By Mohanalakshmi Rajakumar
Their stories are not easy to access, and their experiences defy categorization. I’ve spoken to women from a dozen nationalities, encompassing regions as diverse as North America to Asia. Here’s what I found.
There is a silent army in this city that makes sure that the homes of all nationalities run smoothly so that fathers and mothers get to the office on time; so that ladies can lunch and husbands can golf on the weekends; and who help children scream through successive birthday parties or park outings.
They are the nannies and housemaids. They are invisible, because unlike the much-discussed workers in blue uniforms, they do not move through the city unless their employers allow them to do so either with them on outings or alone at their own leisure.
The main difference between my nanny and me is that my parents didn’t need my income, either while I was growing up or when I became an adult, to meet basic living expenses. When I came abroad it was with a sense of adventure and curiosity.
These women are the breadwinners for their families, starting their careers abroad in their twenties. I say career because for most of them, this is the only occupation they will ever have. Often they send back money not only to children or husbands but also parents, siblings, and extended relatives.
Their sacrifices finance the dreams, medicines, and studies of others. They skip their annual trips (those who get them), saving the ticket money and working without a break in order to avoid increasing demands for money, trinkets, and favors.
[youtube http://www.youtube.com/watch?v=9zQsmhkXRAs?rel=0]Nanny diaries: Rajakumar speaks to Vicky about why she’s working in Qatar.
When I began asking around to interview maids and nannies to tell their stories, no one would talk to me.
“My madam will not like it,” came the reply, over and over again when chatting with nannies at the playground.
“You don’t have to say anything about her,” I said. “You can tell me about your life.”
They shook their heads and moved away. These were not women who worked for Arab families or Qataris (the two categories who are generally blamed for the worst abuses). These were the nannies of expat families who worked in the education and oil sectors. The employers with western passports.
What was going on? Why were these women, who ostensibly worked for rational, fair-minded people of all nationalities, afraid? And what kinds of repercussions were they afraid of?
The fact is, Qataris are not the only ones guilty of superior attitudes or abuse when it comes to the help.
Maid abuse not a Qatari problem
The startling truth is anyone can beat a housemaid.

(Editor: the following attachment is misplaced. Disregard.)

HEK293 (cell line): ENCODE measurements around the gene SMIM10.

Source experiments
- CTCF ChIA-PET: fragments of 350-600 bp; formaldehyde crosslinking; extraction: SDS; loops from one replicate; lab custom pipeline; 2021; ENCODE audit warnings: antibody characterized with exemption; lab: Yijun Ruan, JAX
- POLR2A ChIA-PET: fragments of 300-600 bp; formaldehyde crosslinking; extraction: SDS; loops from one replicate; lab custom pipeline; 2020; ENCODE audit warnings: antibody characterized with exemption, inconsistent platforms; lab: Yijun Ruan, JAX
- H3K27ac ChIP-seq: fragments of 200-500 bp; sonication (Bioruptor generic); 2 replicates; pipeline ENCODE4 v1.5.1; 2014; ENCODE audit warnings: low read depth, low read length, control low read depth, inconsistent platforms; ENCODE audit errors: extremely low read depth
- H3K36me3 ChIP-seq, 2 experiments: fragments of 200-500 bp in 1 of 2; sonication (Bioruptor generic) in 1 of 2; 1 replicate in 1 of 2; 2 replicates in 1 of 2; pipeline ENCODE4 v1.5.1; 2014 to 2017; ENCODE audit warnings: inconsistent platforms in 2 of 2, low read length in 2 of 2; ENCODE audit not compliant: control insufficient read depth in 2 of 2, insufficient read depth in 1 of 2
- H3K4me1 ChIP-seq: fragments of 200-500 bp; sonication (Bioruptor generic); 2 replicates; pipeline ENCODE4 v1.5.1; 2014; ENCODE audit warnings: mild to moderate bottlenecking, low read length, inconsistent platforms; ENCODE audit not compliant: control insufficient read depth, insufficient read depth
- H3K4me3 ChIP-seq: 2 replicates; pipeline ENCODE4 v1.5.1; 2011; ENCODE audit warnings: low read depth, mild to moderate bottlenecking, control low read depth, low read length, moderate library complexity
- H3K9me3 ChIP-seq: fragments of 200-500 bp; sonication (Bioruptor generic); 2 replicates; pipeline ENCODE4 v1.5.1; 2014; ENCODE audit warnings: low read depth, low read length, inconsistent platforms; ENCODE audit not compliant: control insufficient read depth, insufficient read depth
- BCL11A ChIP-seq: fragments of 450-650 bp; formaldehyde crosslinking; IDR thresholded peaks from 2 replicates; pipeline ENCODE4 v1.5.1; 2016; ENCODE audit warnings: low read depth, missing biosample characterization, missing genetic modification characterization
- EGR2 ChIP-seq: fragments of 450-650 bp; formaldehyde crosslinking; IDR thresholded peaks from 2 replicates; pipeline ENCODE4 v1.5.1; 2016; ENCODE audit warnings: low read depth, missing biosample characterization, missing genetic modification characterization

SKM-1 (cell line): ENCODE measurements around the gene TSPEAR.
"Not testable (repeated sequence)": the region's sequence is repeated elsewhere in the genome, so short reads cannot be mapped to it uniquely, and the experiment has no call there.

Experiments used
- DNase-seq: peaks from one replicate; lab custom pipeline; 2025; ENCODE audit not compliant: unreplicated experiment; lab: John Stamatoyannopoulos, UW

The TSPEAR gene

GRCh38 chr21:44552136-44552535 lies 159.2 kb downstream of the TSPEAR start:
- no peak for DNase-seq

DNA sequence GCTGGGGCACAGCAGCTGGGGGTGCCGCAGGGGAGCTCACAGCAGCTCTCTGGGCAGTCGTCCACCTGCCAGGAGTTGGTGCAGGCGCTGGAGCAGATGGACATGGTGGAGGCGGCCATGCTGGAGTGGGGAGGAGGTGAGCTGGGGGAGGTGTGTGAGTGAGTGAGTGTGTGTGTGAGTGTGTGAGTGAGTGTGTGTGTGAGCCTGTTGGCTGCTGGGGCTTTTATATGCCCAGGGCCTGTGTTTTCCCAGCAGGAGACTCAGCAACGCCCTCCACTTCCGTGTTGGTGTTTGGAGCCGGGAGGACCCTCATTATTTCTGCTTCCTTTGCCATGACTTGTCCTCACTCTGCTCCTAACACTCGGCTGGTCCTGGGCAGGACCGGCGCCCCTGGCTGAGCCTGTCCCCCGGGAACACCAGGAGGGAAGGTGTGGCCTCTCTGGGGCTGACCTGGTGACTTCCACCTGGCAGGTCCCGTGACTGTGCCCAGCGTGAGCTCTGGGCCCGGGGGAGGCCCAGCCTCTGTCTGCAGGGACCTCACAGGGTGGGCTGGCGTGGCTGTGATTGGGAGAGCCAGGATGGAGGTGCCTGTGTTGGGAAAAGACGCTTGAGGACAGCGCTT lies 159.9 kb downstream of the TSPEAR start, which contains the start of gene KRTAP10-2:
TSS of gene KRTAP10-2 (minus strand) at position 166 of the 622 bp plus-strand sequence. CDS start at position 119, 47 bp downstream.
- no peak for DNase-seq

You can be a Western expat who works for an oil company, upset that your windows are not washed correctly at 2 a.m., and hit your much-smaller in stature and status worker.
You can be an Indian national, outraged that the cleaner you have been paying QR25 an hour for part-time work, has actually found a family who wants to give her a contract with benefits, and shout at her for being selfish.
You can be a naturalized American who stands aside as your wife berates the maid and instructs the compound guards not to let her off the property when you are traveling with your family.
You can be a researcher in migrant affairs who doesn’t pay your house help when you decide to leave for the summer.
The list goes on and on and on – and painfully – on.
The fact is, the power structure within the GCC puts everyone on your honor; you only have to be as reasonable as you want. After all who will hold you accountable? Not the law. Not the government. And certainly not the community, who are your co-workers and friends.
What someone is paid, whether she has a day off, how much she gets to eat, all varies from house and house.
[youtube http://www.youtube.com/watch?v=JktKfg8VJwM?rel=0]Nanny diaries: Imelda explains that she’s actually happy here.
I managed to tape four “Nanny Diaries: Doha Edition” as I called the project. Their stories were similar yet different. Children, college fees, businesses that needed capital. These women were very focused and very forthcoming about their struggles, sometimes breaking down into tears.
What became very clear was that those who are career nannies, or women who have lived in the GCC for a long period of time, have a broad base of knowledge of the employment landscape. They know who they want to work for and they know what they want as compensation. They have a pretty good idea of who will offer it to them.
Some call this stereotyping. I call it self-preservation.
“Can you believe I called a nanny to see if I wanted her to work. When I was done asking questions, she was interviewing me!”
Career nannies have worked for multiple families, often with more than one child. With their wealth of experience, they can now pick and choose their employers.
The idea of choice is a new twist on the paradigm of the sponsorship system. They want to be treated well – meaning they have one day off, don’t pay for transportation to work if they live out, would like to see their families on an annual basis and are compensated for the hours they work – and now, some of them are standing up for themselves and exercising choice.
These “nanny interviews” are heartwarming in a system that exploits them and assumes “if it was better back home, you wouldn’t come” or “if you don’t like it go home”.
How easily we forget that others are humans with responsibilities too.
God forbid any of us have to face the choices staring these women in the face. Or that one day, we’d find ourselves working for someone like us.
Credit: Photo by Gustavo Tejal
Note: This article has been updated to reinforce the author’s main point, that maid abuse is perpetuated by people of all nationalities.